The Acts Of Writing In Morrison’s Beloved Novel
In an essay entitled “Writing, Race, and the Difference it Makes,” Henry Louis Gates, Jr. discusses the way in which over the course of history, a binary has existed between whiteness and writing, blackness and silence. Summarizing this tradition, he writes, “Human beings wrote books. Beautiful books were reflections of sublime genius. Sublime genius was the province of the European…Blacks, and other people of color, could not ‘write’” (56). Attacking a tradition of European writers including Kant, Hegel, and Bacon, Gates outlines the way in which whites asserted their superiority through writing, and maintained that superiority through the suppression of black voices or “pens.” For example, a 1740 South Carolina Statute made black literary mastery unlawful, thereby preventing blacks from developing the tools to break out of the inherent hierarchy (58).
In the final pages of Toni Morrison’s Beloved, when Sethe pleads, “I made the ink, Paul D. He couldn’t have done it if I hadn’t made the ink” (271) she alludes to a larger theme of the novel, and one with which Gates is extremely concerned – the relationship of writing to the institution of slavery. The ink to which she refers is the product of her labors as a slave; it is the substance that Schoolteacher takes from her in order to write a white supremacist discourse and perpetuate slavery. Acts of writing or inscription in the novel, as is true in much of literature, represent assertions of agency. Conversely, the inability to write symbolizes a loss of agency, as does becoming the object of inscription. By writing Beloved, Morrison gives voice not only to the murdered infant, but also to Sethe’s lost ink, attempting to ventriloquize the slave woman and provide a way for contemporary readers to confront the issue of slavery. Revisiting a time when whites controlled the power of inscription under the institution of slavery, Morrison first presents a series of images that dramatize the suppression of black agency through inscription – Sethe’s ink, and the scar on her back – and then presents another series of images that attempt to counteract that inscription. By asserting her own black, female identity on the white pages of the novel, Morrison nullifies the process of white inscription that took place during slavery. Just as the ghost Beloved haunts 124 and the novel as a whole, the novel itself haunts contemporary society, demonstrating an alternative to the tradition of white inscription.
I must mention here that Paul D’s recollections of having the bit in his mouth vividly and effectively symbolize the assertion of white agency through the silencing of black voice, as does Sethe’s recollection of having bitten her tongue while being whipped. However, the treatment of speech and voice is beyond the limits of this paper, so I shall for the present deal solely with the occurrences of writing in the novel.
The first of two central images of suppression is Schoolteacher’s act of stealing the ink. The ink, like a child, is the product of Sethe’s labor. That ink represents her ability to control her destiny, to rise up against the association of blackness with silence and inferiority, and to do what Gates calls “write [herself] out of slavery” (66). Schoolteacher does not merely confiscate the ink; he exploits it to write history and perpetuate the white supremacist discourse of slavery. As Sethe laments at the end of the novel, “He couldn’t have done it if I hadn’t made the ink” (271). Paralleling the way in which white slave masters raped their slaves in order to perpetuate the commodity, Schoolteacher robs Sethe of the fruits of her labor – the ink in order to inscribe the discourse of slavery. While Sethe has the potential to write her own history, that potential is shattered in the robbing of her ink, and the white supremacist inscription that ensues.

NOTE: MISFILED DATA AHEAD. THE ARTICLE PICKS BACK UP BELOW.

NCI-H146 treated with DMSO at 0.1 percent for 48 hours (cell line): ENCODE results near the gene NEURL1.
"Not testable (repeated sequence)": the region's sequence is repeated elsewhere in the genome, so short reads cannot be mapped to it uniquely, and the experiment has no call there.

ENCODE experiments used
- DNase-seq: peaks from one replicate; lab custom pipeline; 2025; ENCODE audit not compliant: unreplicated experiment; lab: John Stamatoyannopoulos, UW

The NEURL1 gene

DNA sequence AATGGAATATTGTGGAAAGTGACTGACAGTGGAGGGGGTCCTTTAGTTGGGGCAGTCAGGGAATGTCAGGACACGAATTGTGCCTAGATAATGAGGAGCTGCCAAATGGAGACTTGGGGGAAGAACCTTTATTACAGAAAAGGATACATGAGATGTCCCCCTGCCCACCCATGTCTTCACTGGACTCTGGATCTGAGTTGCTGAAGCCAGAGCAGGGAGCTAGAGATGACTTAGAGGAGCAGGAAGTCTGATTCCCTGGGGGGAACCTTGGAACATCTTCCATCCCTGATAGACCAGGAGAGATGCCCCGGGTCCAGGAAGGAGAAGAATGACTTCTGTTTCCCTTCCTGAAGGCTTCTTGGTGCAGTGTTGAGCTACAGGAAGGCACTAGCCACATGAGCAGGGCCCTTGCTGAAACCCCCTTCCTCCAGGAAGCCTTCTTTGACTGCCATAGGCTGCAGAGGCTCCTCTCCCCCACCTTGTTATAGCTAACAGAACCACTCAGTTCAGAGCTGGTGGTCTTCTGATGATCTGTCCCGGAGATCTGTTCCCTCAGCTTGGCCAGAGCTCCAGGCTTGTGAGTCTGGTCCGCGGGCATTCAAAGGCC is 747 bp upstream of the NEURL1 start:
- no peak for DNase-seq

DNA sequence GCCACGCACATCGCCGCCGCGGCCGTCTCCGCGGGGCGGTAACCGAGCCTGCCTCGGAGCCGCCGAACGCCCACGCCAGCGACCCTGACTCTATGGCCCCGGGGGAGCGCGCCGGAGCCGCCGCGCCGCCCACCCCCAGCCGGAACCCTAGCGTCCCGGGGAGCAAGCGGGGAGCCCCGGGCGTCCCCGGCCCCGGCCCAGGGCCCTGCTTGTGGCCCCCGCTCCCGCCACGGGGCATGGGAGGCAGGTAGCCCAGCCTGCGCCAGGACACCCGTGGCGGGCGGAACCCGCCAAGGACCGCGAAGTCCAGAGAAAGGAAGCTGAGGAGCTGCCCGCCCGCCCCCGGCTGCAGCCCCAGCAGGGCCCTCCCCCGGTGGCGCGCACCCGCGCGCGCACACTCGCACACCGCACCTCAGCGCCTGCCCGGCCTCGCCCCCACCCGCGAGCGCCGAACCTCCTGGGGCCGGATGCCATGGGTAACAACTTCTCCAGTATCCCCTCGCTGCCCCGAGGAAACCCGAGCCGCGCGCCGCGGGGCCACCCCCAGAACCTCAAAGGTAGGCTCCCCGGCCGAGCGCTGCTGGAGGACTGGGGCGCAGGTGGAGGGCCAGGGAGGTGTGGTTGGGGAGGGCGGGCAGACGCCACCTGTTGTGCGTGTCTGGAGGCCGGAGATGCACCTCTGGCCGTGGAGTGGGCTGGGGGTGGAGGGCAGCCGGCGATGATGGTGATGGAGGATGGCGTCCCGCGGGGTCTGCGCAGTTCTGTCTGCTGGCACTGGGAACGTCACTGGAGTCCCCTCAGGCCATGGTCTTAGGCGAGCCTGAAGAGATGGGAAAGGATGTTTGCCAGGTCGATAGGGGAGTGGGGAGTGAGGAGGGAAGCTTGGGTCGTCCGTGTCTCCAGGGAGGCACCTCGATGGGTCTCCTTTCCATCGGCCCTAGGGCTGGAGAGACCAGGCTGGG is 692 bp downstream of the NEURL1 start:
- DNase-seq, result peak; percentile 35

Sethe’s scar is the other major symbol of “negative” inscription, and the multiple ways it is interpreted underscores its literariness. Sethe, although refusing to look at it, embraces Amy Denvers’ interpretation of it as a chokecherry tree, while the narrator describes it as the “decorative work of an ironsmith” (17). While the scar is not so obvious as to be in the shape of a letter, it is still a form of inscription, and the impulses to interpret it as a signifier suggest its discursive quality. By whipping her, the slave master permanently inscribes her, placing the mark of his white identity on her black skin. Like the stealing of her ink, the permanent scar on her back represents the way in which inscription, or the act of writing, is integral to the hierarchy of slavery and its perpetuation.
With the placement of these images of “negative” inscription, Morrison sets about balancing them with more “positive” images of inscription, accompanied by the assertion of black agency. The first of these images is Sethe’s infanticide, which serves to counter Schoolteacher’s act of stealing her ink. Interestingly, Sethe’s child and Morrison’s work have the same name. That is, there is a deliberate conflation of Sethe’s and Morrison’s “offspring.” Sethe’s ink, Sethe’s child, and Morrison’s novel are all products of labor. But whereas Schoolteacher claims the product of Sethe’s labor (the ink) and uses it to write history, Sethe claims the product of her own labor (her child) by murdering it. Through the infanticide, Sethe controls the fate of her offspring, just as Morrison controls the fate of her characters. By killing her child, Sethe makes up for the ink that has been stolen from her, essentially writing her own discourse. Ironically, that discourse is written at the cost of a human life.